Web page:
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The best way to learn programming is to first think of a program and then figure out how to create it. This course will help you learn in this way. However, there are a few core tools that will be used in nearly all the programs you write. This section will teach you those tools.

There are many commands available to you in Python. These commands are called “functions.” The print function displays a message to the user (it “prints” the message to your screen). You can use it like this:

>>> print("hello world")
hello world

Using a function like this is called “calling” a function. You call a function by adding parentheses at the end. You can give information to the function by putting things inside the parentheses. Each piece of information we give to the function is called an “argument.” Above, we passed only one argument (a line of text) to print.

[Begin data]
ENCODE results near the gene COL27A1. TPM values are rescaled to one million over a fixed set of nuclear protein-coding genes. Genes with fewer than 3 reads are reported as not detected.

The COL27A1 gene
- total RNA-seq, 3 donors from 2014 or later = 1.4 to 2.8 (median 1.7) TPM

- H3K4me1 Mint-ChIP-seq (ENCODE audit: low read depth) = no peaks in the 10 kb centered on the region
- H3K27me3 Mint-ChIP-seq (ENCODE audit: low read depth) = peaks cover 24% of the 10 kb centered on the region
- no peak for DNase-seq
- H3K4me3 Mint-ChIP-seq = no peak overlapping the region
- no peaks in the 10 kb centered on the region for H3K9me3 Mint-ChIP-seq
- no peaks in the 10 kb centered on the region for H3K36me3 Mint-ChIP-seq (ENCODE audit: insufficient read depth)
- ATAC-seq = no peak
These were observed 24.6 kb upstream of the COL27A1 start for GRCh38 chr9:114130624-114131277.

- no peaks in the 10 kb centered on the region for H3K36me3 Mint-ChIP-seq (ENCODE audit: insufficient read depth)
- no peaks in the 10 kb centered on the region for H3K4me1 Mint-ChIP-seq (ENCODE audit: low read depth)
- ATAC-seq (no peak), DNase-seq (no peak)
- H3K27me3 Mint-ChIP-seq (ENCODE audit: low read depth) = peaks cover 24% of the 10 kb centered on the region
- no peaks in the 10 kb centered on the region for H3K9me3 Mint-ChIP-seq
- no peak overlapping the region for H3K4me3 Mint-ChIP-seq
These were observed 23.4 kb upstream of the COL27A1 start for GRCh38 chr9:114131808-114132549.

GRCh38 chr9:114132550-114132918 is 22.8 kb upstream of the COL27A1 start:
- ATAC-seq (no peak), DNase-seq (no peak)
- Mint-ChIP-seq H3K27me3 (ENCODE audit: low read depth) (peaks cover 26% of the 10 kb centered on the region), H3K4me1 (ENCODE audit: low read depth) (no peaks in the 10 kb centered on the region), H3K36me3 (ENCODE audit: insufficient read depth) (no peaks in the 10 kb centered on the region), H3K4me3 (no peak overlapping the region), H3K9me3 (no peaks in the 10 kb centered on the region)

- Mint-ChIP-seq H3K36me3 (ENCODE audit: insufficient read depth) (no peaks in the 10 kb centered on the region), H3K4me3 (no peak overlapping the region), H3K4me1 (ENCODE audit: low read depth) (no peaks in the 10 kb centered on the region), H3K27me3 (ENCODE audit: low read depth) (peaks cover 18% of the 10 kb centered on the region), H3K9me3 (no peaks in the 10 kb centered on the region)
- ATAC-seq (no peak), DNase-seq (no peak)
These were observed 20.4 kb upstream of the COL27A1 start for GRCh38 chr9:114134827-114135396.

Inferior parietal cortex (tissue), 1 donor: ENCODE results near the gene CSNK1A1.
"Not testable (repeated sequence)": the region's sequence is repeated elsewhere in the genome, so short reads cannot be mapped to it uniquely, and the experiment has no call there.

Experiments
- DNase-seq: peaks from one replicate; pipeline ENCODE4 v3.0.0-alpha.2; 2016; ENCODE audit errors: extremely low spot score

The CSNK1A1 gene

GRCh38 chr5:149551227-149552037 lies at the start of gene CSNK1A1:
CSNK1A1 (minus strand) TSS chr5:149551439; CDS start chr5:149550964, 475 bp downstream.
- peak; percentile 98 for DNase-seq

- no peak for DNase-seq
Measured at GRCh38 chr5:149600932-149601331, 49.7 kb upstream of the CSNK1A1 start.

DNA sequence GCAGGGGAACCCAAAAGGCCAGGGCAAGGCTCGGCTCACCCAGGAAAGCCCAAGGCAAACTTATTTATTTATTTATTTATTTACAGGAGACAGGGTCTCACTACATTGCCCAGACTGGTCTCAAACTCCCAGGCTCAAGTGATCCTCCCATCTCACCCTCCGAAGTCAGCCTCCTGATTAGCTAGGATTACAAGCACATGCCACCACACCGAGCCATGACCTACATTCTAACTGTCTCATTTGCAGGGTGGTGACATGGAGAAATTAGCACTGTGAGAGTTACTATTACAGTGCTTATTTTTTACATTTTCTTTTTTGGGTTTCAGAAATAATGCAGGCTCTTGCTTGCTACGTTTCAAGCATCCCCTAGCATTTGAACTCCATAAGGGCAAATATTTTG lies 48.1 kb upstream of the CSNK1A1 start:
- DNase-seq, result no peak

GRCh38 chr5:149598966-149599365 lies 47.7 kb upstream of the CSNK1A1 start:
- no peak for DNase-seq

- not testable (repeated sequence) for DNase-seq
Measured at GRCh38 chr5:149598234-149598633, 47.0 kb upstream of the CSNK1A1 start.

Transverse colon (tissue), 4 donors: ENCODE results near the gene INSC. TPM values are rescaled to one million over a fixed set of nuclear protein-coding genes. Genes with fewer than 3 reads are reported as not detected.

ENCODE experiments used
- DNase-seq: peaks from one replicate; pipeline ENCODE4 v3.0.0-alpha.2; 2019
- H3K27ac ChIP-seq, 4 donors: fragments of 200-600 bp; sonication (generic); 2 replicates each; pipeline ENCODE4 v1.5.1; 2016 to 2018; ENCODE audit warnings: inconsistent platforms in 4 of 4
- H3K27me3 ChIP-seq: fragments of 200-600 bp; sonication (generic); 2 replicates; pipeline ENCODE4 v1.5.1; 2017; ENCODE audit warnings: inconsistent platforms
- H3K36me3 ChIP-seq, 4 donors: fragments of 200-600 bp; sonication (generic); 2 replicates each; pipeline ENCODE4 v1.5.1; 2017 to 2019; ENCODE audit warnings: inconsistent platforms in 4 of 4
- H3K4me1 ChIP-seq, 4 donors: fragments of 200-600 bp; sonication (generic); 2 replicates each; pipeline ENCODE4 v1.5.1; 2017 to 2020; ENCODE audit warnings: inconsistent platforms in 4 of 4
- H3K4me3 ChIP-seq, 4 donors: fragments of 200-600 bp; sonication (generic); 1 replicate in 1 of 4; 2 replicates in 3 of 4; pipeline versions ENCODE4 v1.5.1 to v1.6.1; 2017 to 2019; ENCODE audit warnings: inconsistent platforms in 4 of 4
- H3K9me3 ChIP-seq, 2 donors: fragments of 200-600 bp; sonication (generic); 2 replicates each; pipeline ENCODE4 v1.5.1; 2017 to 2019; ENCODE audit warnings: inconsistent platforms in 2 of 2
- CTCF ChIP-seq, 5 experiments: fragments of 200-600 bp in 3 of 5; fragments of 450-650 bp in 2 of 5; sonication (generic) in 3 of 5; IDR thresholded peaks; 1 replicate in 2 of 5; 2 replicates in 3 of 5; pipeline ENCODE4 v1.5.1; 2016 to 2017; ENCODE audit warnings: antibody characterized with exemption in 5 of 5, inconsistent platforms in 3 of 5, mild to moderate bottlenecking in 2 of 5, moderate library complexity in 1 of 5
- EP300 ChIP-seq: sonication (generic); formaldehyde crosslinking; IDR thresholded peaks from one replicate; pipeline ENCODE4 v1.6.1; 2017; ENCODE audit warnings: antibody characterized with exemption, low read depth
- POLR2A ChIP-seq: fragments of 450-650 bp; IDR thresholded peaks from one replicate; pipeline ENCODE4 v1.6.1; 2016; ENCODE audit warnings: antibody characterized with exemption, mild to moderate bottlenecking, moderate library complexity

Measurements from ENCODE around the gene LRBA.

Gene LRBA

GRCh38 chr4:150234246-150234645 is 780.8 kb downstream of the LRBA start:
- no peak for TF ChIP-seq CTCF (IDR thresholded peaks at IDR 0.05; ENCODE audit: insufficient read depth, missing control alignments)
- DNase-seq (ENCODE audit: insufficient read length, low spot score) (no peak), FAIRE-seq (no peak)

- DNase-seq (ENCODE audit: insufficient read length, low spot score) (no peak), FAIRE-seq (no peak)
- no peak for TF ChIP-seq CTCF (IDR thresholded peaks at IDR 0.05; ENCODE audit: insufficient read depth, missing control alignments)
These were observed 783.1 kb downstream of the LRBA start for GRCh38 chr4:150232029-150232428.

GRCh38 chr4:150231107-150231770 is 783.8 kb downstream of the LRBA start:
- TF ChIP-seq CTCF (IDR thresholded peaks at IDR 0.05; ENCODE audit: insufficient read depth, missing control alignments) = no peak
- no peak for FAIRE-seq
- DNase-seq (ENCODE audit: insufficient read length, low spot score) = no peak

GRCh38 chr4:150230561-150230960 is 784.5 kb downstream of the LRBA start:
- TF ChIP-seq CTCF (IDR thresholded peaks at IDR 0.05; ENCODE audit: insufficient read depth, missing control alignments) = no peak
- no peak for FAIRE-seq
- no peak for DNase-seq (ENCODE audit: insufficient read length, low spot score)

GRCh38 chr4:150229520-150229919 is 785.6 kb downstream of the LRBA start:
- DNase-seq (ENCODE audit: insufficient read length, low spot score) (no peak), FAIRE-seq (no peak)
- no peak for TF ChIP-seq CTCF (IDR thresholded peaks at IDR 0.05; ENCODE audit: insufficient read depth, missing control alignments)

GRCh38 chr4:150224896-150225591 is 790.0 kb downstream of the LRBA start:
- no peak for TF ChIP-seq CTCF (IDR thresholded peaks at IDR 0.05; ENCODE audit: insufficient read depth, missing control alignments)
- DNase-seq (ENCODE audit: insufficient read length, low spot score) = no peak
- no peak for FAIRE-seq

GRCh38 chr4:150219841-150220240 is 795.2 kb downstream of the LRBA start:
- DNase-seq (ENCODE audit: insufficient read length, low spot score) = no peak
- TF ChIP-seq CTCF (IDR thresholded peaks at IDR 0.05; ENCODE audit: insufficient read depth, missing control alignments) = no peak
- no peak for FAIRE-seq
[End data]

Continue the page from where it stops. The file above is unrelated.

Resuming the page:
When you pass text as an argument, make sure you put quotes around the words. If you don’t, you’ll get an error. You don’t need to put quotes around numbers, though.

>>> print(hello)
Traceback (most recent call last):
  File "<stdin>", line 1, in <module>
NameError: name 'hello' is not defined
>>> print("hello")
>>> print(3)

You can use either double or single quotes; it doesn’t matter:

>>> print("hello there")
hello there
>>> print('hello there')
hello there

We can pass multiple arguments to a function by separating the arguments with commas, like this:

>>> print("one", 2, "three")
one 2 three


When you see Python shell examples like the ones above, try typing similar commands on your own. Often, things will not make sense until you do it yourself.

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